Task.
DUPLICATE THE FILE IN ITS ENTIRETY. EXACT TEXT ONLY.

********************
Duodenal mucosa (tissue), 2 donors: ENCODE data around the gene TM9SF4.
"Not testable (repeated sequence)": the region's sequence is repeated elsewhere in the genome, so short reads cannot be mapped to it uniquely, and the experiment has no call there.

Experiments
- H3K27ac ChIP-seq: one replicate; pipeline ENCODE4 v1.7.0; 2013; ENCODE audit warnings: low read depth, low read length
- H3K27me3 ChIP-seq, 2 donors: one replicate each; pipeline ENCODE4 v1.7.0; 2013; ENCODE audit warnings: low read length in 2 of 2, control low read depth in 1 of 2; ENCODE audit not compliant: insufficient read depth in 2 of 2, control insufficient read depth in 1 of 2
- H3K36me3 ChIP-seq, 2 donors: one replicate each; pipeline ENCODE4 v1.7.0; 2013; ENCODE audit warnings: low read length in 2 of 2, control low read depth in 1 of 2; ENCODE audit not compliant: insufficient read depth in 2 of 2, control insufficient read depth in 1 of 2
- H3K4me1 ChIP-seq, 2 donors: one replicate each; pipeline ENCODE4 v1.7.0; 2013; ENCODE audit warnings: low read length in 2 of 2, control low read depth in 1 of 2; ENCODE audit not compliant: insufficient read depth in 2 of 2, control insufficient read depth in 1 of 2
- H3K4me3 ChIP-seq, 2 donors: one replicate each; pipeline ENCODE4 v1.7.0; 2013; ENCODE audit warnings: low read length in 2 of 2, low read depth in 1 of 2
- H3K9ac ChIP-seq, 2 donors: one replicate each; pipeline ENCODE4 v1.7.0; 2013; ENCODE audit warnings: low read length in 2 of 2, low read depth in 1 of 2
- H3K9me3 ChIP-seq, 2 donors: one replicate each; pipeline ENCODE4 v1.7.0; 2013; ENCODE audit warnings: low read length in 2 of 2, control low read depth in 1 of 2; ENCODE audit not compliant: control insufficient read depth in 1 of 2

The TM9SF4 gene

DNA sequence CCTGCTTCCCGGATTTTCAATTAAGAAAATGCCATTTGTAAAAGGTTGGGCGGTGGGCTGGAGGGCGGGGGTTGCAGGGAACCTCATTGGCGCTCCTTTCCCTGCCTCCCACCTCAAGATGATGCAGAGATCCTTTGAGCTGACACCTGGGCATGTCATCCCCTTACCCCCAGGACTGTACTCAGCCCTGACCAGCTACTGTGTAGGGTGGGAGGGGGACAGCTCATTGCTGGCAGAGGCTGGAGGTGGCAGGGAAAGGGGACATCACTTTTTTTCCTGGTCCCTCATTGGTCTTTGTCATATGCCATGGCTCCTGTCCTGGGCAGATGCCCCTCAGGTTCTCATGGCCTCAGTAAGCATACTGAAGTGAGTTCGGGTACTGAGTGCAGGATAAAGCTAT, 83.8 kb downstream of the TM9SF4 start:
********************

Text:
Duodenal mucosa (tissue), 2 donors: ENCODE data around the gene TM9SF4.
"Not testable (repeated sequence)": the region's sequence is repeated elsewhere in the genome, so short reads cannot be mapped to it uniquely, and the experiment has no call there.

Experiments
- H3K27ac ChIP-seq: one replicate; pipeline ENCODE4 v1.7.0; 2013; ENCODE audit warnings: low read depth, low read length
- H3K27me3 ChIP-seq, 2 donors: one replicate each; pipeline ENCODE4 v1.7.0; 2013; ENCODE audit warnings: low read length in 2 of 2, control low read depth in 1 of 2; ENCODE audit not compliant: insufficient read depth in 2 of 2, control insufficient read depth in 1 of 2
- H3K36me3 ChIP-seq, 2 donors: one replicate each; pipeline ENCODE4 v1.7.0; 2013; ENCODE audit warnings: low read length in 2 of 2, control low read depth in 1 of 2; ENCODE audit not compliant: insufficient read depth in 2 of 2, control insufficient read depth in 1 of 2
- H3K4me1 ChIP-seq, 2 donors: one replicate each; pipeline ENCODE4 v1.7.0; 2013; ENCODE audit warnings: low read length in 2 of 2, control low read depth in 1 of 2; ENCODE audit not compliant: insufficient read depth in 2 of 2, control insufficient read depth in 1 of 2
- H3K4me3 ChIP-seq, 2 donors: one replicate each; pipeline ENCODE4 v1.7.0; 2013; ENCODE audit warnings: low read length in 2 of 2, low read depth in 1 of 2
- H3K9ac ChIP-seq, 2 donors: one replicate each; pipeline ENCODE4 v1.7.0; 2013; ENCODE audit warnings: low read length in 2 of 2, low read depth in 1 of 2
- H3K9me3 ChIP-seq, 2 donors: one replicate each; pipeline ENCODE4 v1.7.0; 2013; ENCODE audit warnings: low read length in 2 of 2, control low read depth in 1 of 2; ENCODE audit not compliant: control insufficient read depth in 1 of 2

The TM9SF4 gene

DNA sequence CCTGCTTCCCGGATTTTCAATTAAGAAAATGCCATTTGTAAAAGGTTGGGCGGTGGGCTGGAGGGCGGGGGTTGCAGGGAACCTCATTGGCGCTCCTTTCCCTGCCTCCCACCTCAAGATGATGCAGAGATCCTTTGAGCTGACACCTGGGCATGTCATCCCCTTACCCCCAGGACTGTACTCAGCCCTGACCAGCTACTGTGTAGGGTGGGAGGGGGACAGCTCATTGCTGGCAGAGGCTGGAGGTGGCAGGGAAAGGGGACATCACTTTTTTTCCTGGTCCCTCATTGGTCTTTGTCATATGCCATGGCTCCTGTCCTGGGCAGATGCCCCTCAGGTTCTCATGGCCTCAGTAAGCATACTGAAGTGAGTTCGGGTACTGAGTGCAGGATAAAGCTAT, 83.8 kb downstream of the TM9SF4 start: